Like most geniuses on Twitter, you probably like to think your tweets are instantly recognizable because of their winning combination of succinctness and èlan. But if you also prefer to broadcast your oversharing or making fun of people behind an anonymous handle, you might soon be in trouble. The art of forensic analysis, once a crutch of mystery novels where country doctors could tell the exact hour when the dowager succumbed to the poison, has improved dramatically. It’s now being turned on the internet, using tweets, status updates and Amazon reviews as DNA.
Considering how banal so many updates are, that’s pretty invasive. Storing announcements about what you ate or how you feel about Fox News and cross-checking them against other people to determine “suspicious” patterns is a lot like rummaging through someone’s compost. Except unlike produce, tweets are eternal. Granted, this is a technology that can be used to keep people safe, and in fact it’s already being used applied to a national database of cold cases and to locate abducted children or nail cannibal cops. And the story of how a guy calling the grassy median between the sidewalk and the street a “devil’s strip” got him busted for kidnapping is seriously badass. But once the apparatus is in place, it will almost certainly be turned towards other purposes, like anti-terrorism statutes that neutralize critics of the government.
The art of forensic analysis, once a crutch of mystery novels where country doctors could tell the exact hour when the dowager succumbed to the poison, has improved dramatically. It’s now being turned on the internet, using tweets, status updates and Amazon reviews as DNA.
There have been high-profile unmaskings already. J.K. Rowling’s nom de plume “Richard Galbraith” didn’t last very long, after forensic analysis combined with a tipster revealed that the author of The Cuckoo’s Calling was also the author of Harry Potter. And almost 20 years before that, an English professor outed Joe Klein as “Anonymous,” the author of Primary Colors, the 1996 campaign tell-all about the Bill Clinton campaign that became a John Travolta movie. But that sleuth had a small pool to choose among, as only so many advisers could have had that kind of access to the president. The difference is that now software can be brought to bear on anyone, without a time-consuming slog. It probably already is. And it’s pretty grim to think that people believe they are gleaning all necessary information from a book by turning it into a word cloud and putting it through an algorithmic meat grinder. Not all wisdom is data-driven.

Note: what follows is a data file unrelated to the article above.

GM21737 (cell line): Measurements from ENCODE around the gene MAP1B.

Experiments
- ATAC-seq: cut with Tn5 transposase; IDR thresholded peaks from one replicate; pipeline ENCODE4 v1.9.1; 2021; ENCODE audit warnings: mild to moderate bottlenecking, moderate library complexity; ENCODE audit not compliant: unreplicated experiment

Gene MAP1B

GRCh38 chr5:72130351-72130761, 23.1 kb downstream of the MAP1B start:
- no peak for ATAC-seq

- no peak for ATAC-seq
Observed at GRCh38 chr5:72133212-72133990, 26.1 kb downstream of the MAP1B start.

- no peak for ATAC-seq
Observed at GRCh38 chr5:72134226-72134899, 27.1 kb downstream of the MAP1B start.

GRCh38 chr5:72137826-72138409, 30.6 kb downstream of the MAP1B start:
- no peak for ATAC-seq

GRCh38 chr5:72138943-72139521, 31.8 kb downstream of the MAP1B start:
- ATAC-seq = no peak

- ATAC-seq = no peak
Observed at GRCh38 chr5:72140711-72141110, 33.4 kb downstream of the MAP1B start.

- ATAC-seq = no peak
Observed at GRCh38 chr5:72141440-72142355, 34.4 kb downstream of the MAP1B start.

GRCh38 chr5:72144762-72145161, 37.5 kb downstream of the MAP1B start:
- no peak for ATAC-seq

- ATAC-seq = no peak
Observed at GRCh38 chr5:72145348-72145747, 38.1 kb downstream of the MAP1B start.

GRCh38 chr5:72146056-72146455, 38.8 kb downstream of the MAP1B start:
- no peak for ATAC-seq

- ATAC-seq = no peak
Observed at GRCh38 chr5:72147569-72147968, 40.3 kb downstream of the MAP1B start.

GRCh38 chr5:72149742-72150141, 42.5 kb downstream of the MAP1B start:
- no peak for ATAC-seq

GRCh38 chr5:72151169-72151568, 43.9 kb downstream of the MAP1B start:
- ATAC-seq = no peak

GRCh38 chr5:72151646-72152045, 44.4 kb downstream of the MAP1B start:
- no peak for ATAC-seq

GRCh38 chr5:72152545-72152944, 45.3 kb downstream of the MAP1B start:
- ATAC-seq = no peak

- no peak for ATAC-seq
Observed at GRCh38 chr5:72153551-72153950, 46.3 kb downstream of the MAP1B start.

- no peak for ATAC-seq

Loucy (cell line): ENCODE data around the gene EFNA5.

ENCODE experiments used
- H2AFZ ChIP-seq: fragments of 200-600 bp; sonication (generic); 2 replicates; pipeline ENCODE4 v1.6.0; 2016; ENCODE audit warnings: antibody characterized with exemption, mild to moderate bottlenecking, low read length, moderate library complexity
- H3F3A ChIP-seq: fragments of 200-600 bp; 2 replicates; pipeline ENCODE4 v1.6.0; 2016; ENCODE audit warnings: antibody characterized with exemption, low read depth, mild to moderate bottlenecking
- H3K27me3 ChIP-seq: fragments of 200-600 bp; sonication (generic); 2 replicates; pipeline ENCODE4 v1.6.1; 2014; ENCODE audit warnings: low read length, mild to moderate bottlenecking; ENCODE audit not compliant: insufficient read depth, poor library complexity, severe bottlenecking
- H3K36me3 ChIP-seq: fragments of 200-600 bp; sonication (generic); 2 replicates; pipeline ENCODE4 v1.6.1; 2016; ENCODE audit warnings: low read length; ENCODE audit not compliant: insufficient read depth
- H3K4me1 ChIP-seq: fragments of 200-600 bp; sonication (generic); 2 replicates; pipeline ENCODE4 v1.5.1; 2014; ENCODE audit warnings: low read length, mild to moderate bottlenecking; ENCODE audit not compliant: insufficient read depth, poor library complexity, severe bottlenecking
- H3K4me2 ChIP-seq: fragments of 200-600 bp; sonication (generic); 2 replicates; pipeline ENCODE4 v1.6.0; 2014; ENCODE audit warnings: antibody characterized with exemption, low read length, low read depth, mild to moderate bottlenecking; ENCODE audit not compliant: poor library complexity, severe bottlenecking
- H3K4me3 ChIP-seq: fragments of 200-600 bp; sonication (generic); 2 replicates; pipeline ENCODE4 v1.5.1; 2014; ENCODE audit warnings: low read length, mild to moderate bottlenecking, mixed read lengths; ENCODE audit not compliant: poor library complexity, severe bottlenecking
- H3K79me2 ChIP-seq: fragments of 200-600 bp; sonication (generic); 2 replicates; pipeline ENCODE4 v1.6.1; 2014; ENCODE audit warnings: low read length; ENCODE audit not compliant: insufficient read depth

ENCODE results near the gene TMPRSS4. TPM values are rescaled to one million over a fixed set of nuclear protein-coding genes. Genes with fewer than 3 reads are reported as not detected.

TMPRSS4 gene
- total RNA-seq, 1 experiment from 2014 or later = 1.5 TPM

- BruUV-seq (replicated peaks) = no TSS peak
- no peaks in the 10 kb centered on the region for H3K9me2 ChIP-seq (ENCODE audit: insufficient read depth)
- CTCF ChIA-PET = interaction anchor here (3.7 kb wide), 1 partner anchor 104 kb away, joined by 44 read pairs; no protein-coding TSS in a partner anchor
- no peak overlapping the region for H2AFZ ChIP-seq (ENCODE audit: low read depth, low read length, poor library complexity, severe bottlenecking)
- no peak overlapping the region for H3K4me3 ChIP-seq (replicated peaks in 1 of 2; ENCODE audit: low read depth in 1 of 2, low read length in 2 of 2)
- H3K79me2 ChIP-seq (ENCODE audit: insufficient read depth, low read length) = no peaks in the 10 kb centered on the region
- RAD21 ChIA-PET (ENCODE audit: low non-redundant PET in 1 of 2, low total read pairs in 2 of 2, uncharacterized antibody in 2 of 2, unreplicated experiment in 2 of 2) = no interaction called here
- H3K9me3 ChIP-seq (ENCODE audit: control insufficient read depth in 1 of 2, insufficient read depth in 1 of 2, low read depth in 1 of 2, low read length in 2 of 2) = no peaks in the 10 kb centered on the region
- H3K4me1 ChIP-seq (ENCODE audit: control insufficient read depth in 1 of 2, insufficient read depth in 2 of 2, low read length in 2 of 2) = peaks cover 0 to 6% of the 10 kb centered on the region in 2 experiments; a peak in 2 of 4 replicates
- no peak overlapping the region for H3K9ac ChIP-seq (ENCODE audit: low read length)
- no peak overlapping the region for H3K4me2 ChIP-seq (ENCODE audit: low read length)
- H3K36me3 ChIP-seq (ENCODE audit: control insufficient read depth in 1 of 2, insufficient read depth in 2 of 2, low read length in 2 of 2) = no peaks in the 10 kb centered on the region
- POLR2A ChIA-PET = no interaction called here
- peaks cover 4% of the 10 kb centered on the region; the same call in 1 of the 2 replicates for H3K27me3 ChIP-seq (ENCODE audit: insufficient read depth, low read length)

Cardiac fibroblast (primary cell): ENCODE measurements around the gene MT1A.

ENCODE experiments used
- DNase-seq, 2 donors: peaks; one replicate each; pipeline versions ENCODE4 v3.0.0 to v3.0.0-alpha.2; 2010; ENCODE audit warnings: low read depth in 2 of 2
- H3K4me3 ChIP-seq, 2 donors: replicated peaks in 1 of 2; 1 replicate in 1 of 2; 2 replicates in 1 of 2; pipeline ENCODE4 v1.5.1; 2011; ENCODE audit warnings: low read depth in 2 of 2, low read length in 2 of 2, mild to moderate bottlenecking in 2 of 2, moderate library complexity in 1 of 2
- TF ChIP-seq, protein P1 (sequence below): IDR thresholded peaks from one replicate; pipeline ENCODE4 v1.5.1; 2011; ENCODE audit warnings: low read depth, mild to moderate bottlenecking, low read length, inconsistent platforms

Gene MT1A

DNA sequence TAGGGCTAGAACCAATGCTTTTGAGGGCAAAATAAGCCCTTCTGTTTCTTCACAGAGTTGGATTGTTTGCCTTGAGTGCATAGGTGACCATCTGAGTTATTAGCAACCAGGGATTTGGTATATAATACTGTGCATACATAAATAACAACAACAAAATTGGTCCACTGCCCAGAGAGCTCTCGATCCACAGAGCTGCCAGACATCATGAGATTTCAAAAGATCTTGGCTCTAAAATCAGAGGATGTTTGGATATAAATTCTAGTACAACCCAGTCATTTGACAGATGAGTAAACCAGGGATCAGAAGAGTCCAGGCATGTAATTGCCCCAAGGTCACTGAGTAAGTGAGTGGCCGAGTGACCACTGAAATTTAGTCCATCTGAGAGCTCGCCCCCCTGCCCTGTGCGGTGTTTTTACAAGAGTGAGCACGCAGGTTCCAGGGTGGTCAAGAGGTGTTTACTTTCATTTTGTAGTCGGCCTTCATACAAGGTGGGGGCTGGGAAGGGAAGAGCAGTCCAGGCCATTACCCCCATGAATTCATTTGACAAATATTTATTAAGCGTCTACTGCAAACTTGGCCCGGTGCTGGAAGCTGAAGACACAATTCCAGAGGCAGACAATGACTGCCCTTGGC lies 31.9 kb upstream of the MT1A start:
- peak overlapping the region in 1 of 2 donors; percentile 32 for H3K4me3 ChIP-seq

In Dave Eggers’ The Circle, the tech omni-corp develops out of “TruYou,” a program that consolidates a person’s online identities into one verified (and publicly searchable) username. It destroys anonymity – restoring decorum to every comments section – but because it’s effectively mandatory, there’s nowhere to hide. A world without trolls does sound appealing, but unlike TruYou’s users, the extent of our surveillance is never clear. It’s bad for the already-beleaguered humanities to be pulverized casually into molecules just to catch a predator, and scarier if some completely unrelated tweets lead cops to Miss Scarlet with the lead pipe in the conservatory. Internet searches register no distinction between proclamations and casual asides, excerpts from published books and sarcastic status updates. Even the best of us sometimes tell people to go fuck themselves. It doesn’t have to go on your permanent record.
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